[Checkers] Checker Framework code review pre-comments

Michael Ernst mernst at csail.mit.edu
Mon Jun 2 04:39:37 EDT 2008

[This is a re-send of my previous email, but with Mahmood's responses
integrated (thanks, Mahmood!) and with a couple sentences of explanation
about each of the items in my list.]

Matt and Mahmood-

I have read the (voluminous) code that you sent me for the review.  (I
didn't read NonNullFlow because the printouts didn't include Flow, which is
necessary in order to understand NonNullFlow.)

Overall, I was pretty happy with the amount of documentation in the code.
I could understand most parts of it.  (There were some glaring
counterexamples, like the Javari checker that was missing large amounts of
essential documentation.)  As a minor point, please don't add useless
comments that just repeat the name of the parameter and its type, or in
which the @returns clause is essentially identical to the method summary.
Comments should enlighten, not merely repeat.

I have a suggestion regarding how to make the helpful comments in the
checkers/visitors/factories even more helpful.  Currently, they are
organized as HTML lists:
    <li>the java.lang.Class class
    <li>enum classes

Instead of using automatic numbering, number the clauses by hand:
  4. the java.lang.Class class
  5. enum classes
If there were multiple HTML lists in one Javadoc, number sequentially
rather than starting subsequent lists from 1 again.

Then, wherever in the class that a particular rule is implemented, add a
Java comment:
  // Case 4. the java.lang.Class class
  // Case 5. enum classes

This will make it much easier to understand the purpose of each part of the
code, and to see whether anything has been omitted from the documentation
or from the code.

I found several of the classes unnecessarily difficult to read because the
methods in the class were not organized in a logical fashion that made them
easy to understand.  So I added the following text to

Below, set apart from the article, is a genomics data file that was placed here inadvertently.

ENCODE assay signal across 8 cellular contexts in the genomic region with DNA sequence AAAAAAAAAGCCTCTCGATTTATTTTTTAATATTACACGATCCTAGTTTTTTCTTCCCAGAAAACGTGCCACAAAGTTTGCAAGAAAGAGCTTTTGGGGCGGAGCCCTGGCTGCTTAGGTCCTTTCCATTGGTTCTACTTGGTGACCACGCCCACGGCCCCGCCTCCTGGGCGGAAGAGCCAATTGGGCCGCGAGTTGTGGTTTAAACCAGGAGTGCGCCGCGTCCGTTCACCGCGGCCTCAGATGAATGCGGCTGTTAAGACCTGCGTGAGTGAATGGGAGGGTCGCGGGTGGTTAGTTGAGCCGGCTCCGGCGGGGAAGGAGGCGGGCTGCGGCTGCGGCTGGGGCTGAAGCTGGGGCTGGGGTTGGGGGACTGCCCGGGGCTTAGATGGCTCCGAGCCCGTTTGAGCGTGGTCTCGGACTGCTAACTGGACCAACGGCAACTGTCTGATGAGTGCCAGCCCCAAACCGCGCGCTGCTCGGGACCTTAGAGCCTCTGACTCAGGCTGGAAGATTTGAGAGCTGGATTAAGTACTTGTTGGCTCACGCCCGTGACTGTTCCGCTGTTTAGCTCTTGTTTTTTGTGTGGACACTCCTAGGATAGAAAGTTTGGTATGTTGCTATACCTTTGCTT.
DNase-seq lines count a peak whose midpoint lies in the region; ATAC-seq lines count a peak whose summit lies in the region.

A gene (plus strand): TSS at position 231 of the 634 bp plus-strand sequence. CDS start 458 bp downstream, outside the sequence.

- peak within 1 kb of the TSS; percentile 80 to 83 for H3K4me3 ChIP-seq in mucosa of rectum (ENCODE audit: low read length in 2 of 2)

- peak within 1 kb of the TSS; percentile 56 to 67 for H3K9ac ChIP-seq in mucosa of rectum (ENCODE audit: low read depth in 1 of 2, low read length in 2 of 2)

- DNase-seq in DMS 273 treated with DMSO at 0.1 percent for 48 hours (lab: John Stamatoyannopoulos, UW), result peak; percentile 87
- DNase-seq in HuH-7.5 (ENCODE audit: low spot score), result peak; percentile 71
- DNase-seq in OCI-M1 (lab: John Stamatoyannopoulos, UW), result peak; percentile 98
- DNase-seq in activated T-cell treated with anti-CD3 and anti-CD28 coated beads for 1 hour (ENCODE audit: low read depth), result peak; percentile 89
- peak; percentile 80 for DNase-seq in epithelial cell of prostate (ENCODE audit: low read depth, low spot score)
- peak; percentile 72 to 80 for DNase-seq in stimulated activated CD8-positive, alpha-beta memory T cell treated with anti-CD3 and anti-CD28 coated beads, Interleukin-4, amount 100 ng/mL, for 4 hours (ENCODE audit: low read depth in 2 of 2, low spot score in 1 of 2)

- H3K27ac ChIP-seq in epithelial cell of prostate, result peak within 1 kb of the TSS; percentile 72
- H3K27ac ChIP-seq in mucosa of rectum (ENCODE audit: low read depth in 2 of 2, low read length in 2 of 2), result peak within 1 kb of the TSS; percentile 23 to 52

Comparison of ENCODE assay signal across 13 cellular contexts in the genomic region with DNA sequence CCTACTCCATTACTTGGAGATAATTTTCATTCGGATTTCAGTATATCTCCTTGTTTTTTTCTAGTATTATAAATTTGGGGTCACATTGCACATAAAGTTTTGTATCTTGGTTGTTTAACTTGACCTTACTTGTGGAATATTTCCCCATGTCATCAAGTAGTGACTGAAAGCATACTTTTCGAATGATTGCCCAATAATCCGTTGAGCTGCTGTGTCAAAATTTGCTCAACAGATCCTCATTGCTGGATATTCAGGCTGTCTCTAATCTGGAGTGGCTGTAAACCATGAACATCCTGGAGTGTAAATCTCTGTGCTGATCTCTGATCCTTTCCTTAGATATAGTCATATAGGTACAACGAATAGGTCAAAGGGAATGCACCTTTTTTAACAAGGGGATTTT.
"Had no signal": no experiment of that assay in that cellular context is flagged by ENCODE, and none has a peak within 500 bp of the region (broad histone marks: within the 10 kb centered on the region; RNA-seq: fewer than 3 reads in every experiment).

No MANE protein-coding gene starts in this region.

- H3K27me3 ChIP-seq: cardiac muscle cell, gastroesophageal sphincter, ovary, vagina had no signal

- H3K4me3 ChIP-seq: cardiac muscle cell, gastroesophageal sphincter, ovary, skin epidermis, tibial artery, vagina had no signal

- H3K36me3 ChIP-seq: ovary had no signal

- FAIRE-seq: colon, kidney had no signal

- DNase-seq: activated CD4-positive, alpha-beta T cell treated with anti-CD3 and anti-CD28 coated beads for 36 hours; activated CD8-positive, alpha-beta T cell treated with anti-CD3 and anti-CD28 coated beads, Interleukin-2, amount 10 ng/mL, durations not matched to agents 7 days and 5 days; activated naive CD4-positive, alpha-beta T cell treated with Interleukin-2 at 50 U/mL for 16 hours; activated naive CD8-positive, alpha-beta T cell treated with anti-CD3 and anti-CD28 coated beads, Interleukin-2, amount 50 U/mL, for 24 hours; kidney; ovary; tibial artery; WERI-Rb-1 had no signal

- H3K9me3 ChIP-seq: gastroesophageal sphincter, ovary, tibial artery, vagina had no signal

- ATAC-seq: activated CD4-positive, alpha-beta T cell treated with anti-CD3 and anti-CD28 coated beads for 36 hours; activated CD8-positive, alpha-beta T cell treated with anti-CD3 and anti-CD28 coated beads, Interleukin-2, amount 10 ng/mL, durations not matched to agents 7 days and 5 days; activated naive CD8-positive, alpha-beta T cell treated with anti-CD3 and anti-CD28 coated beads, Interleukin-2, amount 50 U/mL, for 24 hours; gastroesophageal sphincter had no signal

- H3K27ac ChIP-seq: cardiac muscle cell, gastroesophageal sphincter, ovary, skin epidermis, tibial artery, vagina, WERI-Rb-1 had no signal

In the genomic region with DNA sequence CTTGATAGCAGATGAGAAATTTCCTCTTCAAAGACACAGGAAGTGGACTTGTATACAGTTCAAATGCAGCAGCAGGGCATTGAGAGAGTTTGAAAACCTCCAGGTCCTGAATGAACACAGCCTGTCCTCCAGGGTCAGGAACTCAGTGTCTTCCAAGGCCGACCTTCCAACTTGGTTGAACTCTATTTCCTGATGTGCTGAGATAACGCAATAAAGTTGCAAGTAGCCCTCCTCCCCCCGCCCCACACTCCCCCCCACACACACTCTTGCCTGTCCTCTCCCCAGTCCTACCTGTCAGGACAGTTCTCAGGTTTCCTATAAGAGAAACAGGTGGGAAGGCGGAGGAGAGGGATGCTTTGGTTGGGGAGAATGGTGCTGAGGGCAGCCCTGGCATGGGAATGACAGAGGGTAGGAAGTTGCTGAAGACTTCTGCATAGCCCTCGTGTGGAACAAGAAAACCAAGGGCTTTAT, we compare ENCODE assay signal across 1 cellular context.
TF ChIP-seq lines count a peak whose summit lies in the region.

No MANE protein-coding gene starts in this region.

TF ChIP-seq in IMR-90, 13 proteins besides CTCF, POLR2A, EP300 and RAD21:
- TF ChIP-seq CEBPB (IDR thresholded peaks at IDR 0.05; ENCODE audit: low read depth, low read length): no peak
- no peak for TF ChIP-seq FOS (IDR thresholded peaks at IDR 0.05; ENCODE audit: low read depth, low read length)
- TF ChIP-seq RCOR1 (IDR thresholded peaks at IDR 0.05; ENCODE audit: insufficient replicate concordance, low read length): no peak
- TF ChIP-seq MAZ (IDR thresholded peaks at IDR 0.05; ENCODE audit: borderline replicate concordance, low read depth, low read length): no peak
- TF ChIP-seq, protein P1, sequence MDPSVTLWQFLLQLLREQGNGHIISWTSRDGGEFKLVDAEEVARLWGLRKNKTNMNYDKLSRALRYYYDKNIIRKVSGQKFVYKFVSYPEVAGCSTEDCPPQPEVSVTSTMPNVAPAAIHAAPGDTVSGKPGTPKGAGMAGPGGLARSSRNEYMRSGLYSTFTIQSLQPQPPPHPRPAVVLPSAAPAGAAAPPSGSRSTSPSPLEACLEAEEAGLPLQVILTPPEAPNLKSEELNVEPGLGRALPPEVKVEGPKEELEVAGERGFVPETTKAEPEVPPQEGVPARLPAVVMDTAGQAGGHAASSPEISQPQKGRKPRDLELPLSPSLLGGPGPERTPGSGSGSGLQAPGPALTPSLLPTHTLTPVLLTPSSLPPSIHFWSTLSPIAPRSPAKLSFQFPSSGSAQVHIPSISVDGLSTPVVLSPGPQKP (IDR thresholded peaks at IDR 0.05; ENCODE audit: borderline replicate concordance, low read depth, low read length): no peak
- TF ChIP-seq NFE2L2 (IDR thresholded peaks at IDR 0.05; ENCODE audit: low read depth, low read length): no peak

https://groups.csail.mit.edu/pag/cert/logistics.html#order-of-procedures :

  Order of procedures

  When you add a new procedure to a file, don't just type it wherever your
  cursor happens to be. Instead, place related methods together. It is often
  helpful to put a block comment (e.g., starting with a row of 75 asterisks)
  at the beginning of each group of related methods. Such block comments
  divide the file into sections that are readily apparent to readers.

  In general, put public methods before private ones in your files. Organize
  your file with helper methods (whether public or private) after the main
  entry points. This permits readers to read your code top-down, which is
  more comprehensible: the purpose of each piece of code, and how it fits
  into the whole, is obvious. A reader can forward-reference to just the
  specification, not the whole implementation, of a helper method. (This
  doesn't mean you necessarily have to write your in a code top-down order,
  but do organize it that way for readers.)

I have a marked-up copy of the code that I will give you, but I won't be
able to scan it to PDF until Monday morning.  Then, you can divvy up the
comments and work from a color printout.  I strongly suggest against
working from an electronic copy, because you will miss some of the
comments.  Perhaps not every suggested change is a good idea, but do please
examine them all.  Then, for ones that aren't a good idea, you can explain